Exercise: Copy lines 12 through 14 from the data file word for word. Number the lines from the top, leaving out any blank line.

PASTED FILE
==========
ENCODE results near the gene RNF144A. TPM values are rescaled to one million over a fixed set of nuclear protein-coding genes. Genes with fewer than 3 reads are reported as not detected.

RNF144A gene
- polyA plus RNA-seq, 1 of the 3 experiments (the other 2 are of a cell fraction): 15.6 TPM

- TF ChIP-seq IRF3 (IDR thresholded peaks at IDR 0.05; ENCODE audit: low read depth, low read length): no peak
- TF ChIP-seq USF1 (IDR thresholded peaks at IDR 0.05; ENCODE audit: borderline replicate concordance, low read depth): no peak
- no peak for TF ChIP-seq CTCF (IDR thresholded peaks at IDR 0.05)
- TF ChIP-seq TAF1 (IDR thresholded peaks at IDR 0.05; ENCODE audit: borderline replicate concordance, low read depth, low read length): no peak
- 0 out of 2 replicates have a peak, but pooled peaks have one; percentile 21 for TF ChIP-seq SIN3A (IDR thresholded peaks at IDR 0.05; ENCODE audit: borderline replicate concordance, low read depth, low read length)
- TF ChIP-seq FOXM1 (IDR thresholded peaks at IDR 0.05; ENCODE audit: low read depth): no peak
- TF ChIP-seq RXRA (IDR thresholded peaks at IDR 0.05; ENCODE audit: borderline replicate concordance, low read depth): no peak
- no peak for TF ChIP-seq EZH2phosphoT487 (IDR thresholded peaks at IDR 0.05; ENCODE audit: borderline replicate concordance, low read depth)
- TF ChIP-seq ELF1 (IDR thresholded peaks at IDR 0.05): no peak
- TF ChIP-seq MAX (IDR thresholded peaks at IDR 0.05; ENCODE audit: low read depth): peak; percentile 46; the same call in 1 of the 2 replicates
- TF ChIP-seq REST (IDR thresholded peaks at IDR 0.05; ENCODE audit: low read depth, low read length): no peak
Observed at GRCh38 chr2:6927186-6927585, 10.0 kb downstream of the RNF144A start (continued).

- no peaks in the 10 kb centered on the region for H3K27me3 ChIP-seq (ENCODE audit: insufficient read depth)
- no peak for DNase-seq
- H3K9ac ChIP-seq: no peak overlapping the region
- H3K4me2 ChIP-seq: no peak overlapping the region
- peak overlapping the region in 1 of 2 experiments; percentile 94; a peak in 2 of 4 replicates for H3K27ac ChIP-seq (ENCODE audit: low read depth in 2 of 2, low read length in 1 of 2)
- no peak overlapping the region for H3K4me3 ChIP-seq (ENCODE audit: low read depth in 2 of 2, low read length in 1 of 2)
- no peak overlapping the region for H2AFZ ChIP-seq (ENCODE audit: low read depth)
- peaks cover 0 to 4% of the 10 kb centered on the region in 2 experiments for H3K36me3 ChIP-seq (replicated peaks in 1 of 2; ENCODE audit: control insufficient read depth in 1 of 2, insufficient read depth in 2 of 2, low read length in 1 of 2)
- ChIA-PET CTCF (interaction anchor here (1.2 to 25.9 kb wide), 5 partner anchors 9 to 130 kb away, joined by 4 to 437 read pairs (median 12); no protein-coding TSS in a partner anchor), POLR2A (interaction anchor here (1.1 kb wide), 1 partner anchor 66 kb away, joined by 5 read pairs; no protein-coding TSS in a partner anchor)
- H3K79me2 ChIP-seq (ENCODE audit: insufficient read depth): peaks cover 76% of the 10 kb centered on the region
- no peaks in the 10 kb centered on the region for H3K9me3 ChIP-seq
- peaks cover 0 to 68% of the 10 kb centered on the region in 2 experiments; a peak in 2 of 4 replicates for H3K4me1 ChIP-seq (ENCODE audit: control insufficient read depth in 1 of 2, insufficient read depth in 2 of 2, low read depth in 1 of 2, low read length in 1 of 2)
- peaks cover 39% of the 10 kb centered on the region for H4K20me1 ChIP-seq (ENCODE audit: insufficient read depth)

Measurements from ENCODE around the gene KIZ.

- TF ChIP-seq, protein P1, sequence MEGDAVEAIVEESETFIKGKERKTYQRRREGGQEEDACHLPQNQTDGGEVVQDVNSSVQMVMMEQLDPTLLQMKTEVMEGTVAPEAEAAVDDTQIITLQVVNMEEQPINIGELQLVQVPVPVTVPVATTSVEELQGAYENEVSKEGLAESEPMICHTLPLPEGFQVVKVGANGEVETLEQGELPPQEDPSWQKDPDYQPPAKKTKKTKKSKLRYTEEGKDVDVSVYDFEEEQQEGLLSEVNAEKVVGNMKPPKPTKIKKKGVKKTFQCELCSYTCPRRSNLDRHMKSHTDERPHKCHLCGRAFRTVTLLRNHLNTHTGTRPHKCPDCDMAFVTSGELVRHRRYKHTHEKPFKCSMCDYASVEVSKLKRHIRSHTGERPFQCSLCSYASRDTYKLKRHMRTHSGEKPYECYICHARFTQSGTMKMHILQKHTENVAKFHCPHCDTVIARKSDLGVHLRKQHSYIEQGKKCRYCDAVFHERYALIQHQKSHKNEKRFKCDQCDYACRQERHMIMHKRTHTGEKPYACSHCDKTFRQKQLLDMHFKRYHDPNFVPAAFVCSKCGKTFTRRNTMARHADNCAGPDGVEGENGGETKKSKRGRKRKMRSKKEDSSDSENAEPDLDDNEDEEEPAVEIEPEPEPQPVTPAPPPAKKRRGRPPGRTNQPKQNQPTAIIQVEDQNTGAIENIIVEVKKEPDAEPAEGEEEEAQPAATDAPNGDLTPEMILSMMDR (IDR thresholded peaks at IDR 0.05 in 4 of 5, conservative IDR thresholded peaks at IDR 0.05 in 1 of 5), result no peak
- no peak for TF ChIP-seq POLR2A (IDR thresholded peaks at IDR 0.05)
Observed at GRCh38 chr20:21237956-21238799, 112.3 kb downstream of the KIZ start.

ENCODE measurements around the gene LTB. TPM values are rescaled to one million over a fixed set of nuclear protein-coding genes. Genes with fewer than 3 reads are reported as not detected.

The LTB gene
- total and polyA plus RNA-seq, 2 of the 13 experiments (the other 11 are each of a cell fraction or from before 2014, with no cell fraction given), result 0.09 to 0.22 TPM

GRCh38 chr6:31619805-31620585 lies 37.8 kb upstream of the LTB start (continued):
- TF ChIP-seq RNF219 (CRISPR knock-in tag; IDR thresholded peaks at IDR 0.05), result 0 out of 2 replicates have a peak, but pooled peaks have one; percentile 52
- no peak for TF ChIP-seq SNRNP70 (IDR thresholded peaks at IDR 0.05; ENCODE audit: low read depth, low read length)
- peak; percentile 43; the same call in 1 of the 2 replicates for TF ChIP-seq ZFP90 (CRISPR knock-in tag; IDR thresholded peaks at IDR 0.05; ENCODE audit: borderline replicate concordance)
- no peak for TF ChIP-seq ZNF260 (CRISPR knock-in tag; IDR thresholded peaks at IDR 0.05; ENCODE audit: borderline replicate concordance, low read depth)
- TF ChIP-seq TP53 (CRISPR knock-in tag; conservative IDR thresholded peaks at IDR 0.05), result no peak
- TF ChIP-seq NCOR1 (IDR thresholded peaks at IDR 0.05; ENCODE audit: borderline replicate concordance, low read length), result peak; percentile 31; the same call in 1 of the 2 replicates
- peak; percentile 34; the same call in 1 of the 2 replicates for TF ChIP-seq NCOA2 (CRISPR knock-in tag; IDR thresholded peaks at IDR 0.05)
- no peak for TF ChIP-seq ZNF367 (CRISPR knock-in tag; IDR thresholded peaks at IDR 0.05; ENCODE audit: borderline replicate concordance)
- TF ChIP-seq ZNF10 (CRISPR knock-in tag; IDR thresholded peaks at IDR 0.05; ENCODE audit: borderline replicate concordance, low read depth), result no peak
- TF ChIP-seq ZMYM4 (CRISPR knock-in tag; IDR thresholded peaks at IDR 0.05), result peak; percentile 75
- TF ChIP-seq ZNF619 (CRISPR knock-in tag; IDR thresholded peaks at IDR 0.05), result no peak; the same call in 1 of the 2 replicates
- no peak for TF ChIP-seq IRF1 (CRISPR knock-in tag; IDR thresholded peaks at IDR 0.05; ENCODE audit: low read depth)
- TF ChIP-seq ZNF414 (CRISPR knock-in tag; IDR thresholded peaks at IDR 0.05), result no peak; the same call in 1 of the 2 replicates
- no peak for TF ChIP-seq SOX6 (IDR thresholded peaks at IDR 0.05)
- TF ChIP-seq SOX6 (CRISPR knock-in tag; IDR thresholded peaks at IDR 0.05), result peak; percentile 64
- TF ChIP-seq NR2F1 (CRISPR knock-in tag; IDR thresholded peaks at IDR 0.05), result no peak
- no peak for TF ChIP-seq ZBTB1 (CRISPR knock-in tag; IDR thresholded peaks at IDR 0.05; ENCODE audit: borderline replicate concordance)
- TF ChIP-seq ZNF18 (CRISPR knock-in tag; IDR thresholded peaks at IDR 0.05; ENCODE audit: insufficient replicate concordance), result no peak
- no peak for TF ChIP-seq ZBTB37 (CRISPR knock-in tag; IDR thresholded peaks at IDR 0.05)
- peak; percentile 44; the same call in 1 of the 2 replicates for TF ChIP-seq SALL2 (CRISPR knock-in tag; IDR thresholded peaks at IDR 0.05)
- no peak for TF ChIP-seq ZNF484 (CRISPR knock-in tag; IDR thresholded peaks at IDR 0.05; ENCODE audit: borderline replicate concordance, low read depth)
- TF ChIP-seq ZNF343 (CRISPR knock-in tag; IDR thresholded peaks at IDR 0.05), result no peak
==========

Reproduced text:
- TF ChIP-seq ELF1 (IDR thresholded peaks at IDR 0.05): no peak
- TF ChIP-seq MAX (IDR thresholded peaks at IDR 0.05; ENCODE audit: low read depth): peak; percentile 46; the same call in 1 of the 2 replicates
- TF ChIP-seq REST (IDR thresholded peaks at IDR 0.05; ENCODE audit: low read depth, low read length): no peak